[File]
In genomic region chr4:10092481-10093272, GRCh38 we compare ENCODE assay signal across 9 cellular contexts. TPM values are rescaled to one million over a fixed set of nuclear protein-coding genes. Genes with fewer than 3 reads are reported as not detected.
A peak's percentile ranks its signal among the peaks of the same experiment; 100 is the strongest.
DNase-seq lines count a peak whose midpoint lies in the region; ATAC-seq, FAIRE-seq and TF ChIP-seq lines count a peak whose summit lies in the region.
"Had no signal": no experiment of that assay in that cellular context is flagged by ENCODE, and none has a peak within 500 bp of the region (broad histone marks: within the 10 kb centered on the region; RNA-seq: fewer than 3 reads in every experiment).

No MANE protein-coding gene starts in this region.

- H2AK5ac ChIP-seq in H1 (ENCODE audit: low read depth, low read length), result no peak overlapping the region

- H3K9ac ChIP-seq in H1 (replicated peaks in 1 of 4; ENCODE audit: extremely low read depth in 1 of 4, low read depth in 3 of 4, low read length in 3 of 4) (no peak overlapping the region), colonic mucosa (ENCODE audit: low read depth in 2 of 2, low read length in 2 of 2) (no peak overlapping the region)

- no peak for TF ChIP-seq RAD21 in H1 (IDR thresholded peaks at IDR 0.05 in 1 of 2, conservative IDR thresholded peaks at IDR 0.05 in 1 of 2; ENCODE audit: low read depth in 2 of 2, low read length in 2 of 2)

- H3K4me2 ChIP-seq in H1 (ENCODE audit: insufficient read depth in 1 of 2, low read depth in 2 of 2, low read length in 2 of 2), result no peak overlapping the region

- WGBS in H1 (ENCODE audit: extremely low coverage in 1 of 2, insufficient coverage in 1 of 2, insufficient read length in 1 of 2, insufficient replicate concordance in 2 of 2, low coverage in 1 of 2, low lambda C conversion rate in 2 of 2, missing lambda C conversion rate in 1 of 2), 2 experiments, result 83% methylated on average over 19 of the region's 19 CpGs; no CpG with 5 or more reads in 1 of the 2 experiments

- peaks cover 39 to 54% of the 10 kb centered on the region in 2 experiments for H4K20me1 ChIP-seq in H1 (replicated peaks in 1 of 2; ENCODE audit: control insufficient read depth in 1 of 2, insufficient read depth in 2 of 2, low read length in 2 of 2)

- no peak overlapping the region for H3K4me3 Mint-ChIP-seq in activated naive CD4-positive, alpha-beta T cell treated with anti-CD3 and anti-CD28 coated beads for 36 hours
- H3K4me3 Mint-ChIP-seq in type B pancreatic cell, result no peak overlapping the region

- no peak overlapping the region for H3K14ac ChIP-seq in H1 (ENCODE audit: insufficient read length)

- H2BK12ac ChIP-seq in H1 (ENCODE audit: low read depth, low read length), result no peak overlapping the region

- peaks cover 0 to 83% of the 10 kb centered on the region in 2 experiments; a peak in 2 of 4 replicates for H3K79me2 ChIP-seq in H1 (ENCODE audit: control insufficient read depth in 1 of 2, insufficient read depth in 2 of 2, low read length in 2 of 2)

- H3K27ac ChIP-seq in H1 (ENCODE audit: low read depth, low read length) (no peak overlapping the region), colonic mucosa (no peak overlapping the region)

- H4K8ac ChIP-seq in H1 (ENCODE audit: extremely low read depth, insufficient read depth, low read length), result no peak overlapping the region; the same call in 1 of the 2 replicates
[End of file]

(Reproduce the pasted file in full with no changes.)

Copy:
In genomic region chr4:10092481-10093272, GRCh38 we compare ENCODE assay signal across 9 cellular contexts. TPM values are rescaled to one million over a fixed set of nuclear protein-coding genes. Genes with fewer than 3 reads are reported as not detected.
A peak's percentile ranks its signal among the peaks of the same experiment; 100 is the strongest.
DNase-seq lines count a peak whose midpoint lies in the region; ATAC-seq, FAIRE-seq and TF ChIP-seq lines count a peak whose summit lies in the region.
"Had no signal": no experiment of that assay in that cellular context is flagged by ENCODE, and none has a peak within 500 bp of the region (broad histone marks: within the 10 kb centered on the region; RNA-seq: fewer than 3 reads in every experiment).

No MANE protein-coding gene starts in this region.

- H2AK5ac ChIP-seq in H1 (ENCODE audit: low read depth, low read length), result no peak overlapping the region

- H3K9ac ChIP-seq in H1 (replicated peaks in 1 of 4; ENCODE audit: extremely low read depth in 1 of 4, low read depth in 3 of 4, low read length in 3 of 4) (no peak overlapping the region), colonic mucosa (ENCODE audit: low read depth in 2 of 2, low read length in 2 of 2) (no peak overlapping the region)

- no peak for TF ChIP-seq RAD21 in H1 (IDR thresholded peaks at IDR 0.05 in 1 of 2, conservative IDR thresholded peaks at IDR 0.05 in 1 of 2; ENCODE audit: low read depth in 2 of 2, low read length in 2 of 2)

- H3K4me2 ChIP-seq in H1 (ENCODE audit: insufficient read depth in 1 of 2, low read depth in 2 of 2, low read length in 2 of 2), result no peak overlapping the region

- WGBS in H1 (ENCODE audit: extremely low coverage in 1 of 2, insufficient coverage in 1 of 2, insufficient read length in 1 of 2, insufficient replicate concordance in 2 of 2, low coverage in 1 of 2, low lambda C conversion rate in 2 of 2, missing lambda C conversion rate in 1 of 2), 2 experiments, result 83% methylated on average over 19 of the region's 19 CpGs; no CpG with 5 or more reads in 1 of the 2 experiments

- peaks cover 39 to 54% of the 10 kb centered on the region in 2 experiments for H4K20me1 ChIP-seq in H1 (replicated peaks in 1 of 2; ENCODE audit: control insufficient read depth in 1 of 2, insufficient read depth in 2 of 2, low read length in 2 of 2)

- no peak overlapping the region for H3K4me3 Mint-ChIP-seq in activated naive CD4-positive, alpha-beta T cell treated with anti-CD3 and anti-CD28 coated beads for 36 hours
- H3K4me3 Mint-ChIP-seq in type B pancreatic cell, result no peak overlapping the region

- no peak overlapping the region for H3K14ac ChIP-seq in H1 (ENCODE audit: insufficient read length)

- H2BK12ac ChIP-seq in H1 (ENCODE audit: low read depth, low read length), result no peak overlapping the region

- peaks cover 0 to 83% of the 10 kb centered on the region in 2 experiments; a peak in 2 of 4 replicates for H3K79me2 ChIP-seq in H1 (ENCODE audit: control insufficient read depth in 1 of 2, insufficient read depth in 2 of 2, low read length in 2 of 2)

- H3K27ac ChIP-seq in H1 (ENCODE audit: low read depth, low read length) (no peak overlapping the region), colonic mucosa (no peak overlapping the region)

- H4K8ac ChIP-seq in H1 (ENCODE audit: extremely low read depth, insufficient read depth, low read length), result no peak overlapping the region; the same call in 1 of the 2 replicates